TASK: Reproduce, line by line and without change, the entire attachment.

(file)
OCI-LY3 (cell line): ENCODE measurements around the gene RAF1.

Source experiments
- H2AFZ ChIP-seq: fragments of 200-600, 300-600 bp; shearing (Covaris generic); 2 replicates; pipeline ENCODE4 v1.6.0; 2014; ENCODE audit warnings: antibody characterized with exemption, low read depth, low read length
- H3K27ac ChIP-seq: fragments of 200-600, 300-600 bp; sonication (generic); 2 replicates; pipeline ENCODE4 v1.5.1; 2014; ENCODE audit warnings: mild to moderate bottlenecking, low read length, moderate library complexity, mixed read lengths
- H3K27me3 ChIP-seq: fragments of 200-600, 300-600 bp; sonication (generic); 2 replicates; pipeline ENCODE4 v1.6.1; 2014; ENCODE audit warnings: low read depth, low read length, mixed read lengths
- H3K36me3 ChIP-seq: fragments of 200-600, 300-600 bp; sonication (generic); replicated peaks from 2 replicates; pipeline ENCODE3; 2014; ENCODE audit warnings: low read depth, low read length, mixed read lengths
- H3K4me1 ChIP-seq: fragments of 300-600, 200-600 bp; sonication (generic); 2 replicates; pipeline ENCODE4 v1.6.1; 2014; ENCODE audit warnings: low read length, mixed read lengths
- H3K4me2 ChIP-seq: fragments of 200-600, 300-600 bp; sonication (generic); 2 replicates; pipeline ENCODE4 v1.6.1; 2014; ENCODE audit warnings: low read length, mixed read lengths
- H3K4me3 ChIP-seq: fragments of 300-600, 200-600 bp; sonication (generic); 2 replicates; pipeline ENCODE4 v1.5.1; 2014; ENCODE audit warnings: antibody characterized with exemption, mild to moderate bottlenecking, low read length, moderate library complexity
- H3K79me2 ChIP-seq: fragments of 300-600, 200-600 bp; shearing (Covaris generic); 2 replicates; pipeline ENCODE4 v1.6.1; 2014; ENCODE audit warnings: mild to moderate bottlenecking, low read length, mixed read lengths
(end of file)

OCI-LY3 (cell line): ENCODE measurements around the gene RAF1.

Source experiments
- H2AFZ ChIP-seq: fragments of 200-600, 300-600 bp; shearing (Covaris generic); 2 replicates; pipeline ENCODE4 v1.6.0; 2014; ENCODE audit warnings: antibody characterized with exemption, low read depth, low read length
- H3K27ac ChIP-seq: fragments of 200-600, 300-600 bp; sonication (generic); 2 replicates; pipeline ENCODE4 v1.5.1; 2014; ENCODE audit warnings: mild to moderate bottlenecking, low read length, moderate library complexity, mixed read lengths
- H3K27me3 ChIP-seq: fragments of 200-600, 300-600 bp; sonication (generic); 2 replicates; pipeline ENCODE4 v1.6.1; 2014; ENCODE audit warnings: low read depth, low read length, mixed read lengths
- H3K36me3 ChIP-seq: fragments of 200-600, 300-600 bp; sonication (generic); replicated peaks from 2 replicates; pipeline ENCODE3; 2014; ENCODE audit warnings: low read depth, low read length, mixed read lengths
- H3K4me1 ChIP-seq: fragments of 300-600, 200-600 bp; sonication (generic); 2 replicates; pipeline ENCODE4 v1.6.1; 2014; ENCODE audit warnings: low read length, mixed read lengths
- H3K4me2 ChIP-seq: fragments of 200-600, 300-600 bp; sonication (generic); 2 replicates; pipeline ENCODE4 v1.6.1; 2014; ENCODE audit warnings: low read length, mixed read lengths
- H3K4me3 ChIP-seq: fragments of 300-600, 200-600 bp; sonication (generic); 2 replicates; pipeline ENCODE4 v1.5.1; 2014; ENCODE audit warnings: antibody characterized with exemption, mild to moderate bottlenecking, low read length, moderate library complexity
- H3K79me2 ChIP-seq: fragments of 300-600, 200-600 bp; shearing (Covaris generic); 2 replicates; pipeline ENCODE4 v1.6.1; 2014; ENCODE audit warnings: mild to moderate bottlenecking, low read length, mixed read lengths